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|Subject : Snapchat to release video-sharing glasses ‘Spectacles’
The company formerly known as Snapchat surprised the world last night by unveiling Spectacles, its first hardware product. The sunglasses, which record videos in 10-second increments, are expected to be available for sale sometime “soon.” Snap Inc., as the company is now called, says it will be producing the glasses in small quantities. They’re connected sunglasses that record video snippets that get saved to your Snapchat Memories. Its camera has a 115-degree lens meant to more closely approximate how humans see. The glasses will cost $130, come in one size, and be available in three colours: black, teal, and coral. Tap the button on the top left-hand corner of the sunglasses to begin recording a snap. It will automatically stop recording after 10 seconds — but if you want additional recording time, you can tap again to add another 10-second increment. There is an inward-facing light that turns on when you’re snapping, and an outward-facing light that alerts anyone in your field of vision.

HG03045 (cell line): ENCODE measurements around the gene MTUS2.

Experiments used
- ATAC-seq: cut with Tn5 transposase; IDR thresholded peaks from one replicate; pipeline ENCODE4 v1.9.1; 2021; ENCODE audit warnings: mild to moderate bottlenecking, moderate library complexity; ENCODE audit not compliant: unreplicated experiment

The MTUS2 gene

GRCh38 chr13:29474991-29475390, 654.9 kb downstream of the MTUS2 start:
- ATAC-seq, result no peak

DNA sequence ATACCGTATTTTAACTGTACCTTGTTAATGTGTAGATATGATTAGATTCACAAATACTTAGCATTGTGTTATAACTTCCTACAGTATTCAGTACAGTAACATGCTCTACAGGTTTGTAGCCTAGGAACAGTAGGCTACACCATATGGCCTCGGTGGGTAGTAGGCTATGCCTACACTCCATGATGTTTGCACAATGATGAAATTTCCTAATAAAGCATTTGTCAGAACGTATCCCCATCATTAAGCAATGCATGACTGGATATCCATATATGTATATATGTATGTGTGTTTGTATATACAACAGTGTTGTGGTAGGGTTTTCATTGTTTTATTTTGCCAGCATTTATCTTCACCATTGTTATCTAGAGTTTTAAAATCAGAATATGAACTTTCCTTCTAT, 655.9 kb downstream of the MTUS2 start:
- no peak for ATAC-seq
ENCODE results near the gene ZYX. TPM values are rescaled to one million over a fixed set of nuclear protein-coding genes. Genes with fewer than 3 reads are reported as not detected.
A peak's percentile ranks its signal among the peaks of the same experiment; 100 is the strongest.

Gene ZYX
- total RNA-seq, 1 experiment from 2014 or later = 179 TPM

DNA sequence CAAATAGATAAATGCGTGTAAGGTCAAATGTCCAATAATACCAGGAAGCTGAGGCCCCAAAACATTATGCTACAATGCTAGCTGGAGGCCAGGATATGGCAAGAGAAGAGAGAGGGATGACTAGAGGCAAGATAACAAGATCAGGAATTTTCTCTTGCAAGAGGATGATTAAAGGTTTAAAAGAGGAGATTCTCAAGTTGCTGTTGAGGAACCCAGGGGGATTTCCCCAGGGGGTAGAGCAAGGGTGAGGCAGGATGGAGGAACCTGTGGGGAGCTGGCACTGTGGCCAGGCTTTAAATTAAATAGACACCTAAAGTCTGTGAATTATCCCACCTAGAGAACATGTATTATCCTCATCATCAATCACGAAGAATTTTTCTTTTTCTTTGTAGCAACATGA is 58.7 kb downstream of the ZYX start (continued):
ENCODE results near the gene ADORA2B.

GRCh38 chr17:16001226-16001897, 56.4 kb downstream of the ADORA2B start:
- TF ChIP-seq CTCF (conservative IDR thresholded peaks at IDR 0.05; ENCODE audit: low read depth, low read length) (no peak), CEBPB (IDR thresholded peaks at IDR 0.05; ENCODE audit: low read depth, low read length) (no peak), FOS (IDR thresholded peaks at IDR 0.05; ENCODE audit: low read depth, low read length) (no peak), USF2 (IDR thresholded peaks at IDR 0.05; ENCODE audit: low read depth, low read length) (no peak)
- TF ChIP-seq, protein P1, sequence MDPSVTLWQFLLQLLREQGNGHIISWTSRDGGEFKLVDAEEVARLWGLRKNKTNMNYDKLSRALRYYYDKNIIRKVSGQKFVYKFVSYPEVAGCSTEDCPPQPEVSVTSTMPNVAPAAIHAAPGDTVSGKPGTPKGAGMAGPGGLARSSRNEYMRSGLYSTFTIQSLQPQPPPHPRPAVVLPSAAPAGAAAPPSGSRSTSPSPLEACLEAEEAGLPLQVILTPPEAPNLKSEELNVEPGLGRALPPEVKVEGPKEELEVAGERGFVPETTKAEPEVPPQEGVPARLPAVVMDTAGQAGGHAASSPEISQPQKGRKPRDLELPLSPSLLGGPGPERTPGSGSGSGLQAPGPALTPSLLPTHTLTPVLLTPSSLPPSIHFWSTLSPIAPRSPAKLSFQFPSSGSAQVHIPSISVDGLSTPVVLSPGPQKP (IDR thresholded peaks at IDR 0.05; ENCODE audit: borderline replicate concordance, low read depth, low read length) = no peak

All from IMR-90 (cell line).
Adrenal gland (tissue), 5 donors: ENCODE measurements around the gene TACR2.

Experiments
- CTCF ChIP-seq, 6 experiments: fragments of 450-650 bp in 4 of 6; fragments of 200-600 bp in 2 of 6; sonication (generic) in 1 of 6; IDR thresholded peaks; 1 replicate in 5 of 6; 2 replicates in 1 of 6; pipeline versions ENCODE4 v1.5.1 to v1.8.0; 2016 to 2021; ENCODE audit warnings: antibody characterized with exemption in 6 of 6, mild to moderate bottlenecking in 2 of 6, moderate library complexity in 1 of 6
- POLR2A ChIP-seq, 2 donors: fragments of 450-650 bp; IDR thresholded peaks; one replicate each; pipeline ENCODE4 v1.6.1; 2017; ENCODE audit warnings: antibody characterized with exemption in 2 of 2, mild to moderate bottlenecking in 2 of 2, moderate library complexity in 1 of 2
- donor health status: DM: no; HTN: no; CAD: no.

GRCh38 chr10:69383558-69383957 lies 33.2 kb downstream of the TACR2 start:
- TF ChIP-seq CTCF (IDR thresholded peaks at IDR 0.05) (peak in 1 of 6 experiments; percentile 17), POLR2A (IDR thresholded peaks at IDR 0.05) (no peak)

You can record up to 30 seconds at a time. If you have an Android device, you have to transfer them via Wi-Fi. If you have an iOS device, they will transfer by default via the glasses’ Bluetooth connection. Or, you can choose to can transfer them at a higher resolution over Wi-Fi. You can use the glasses as a standalone device — they’ll store the snaps until you return to your phone. They’re in a new “circular” meant to mimic the way the human eye sees. When you’re watching your snaps back on your phone, they can be played back in either landscape or portrait orientation. (Snapchat crops them accordingly.) You can get about a day out of your Spectacles, Snap says. The outward-facing light is also a battery indicator — double-tap it and you’ll see how much juice you have left. Spectacles will come with a dedicated charging case and cable. Snap says that when fully charged, the case can recharge your Spectacles up to four times. Facebook and its subsidiaries are raiding its flagship app for parts, which seems likely to blunt Snap’s growth, especially internationally. Snap needs a second act, and hardware like this can have very good profit margins — and be quite difficult to copy.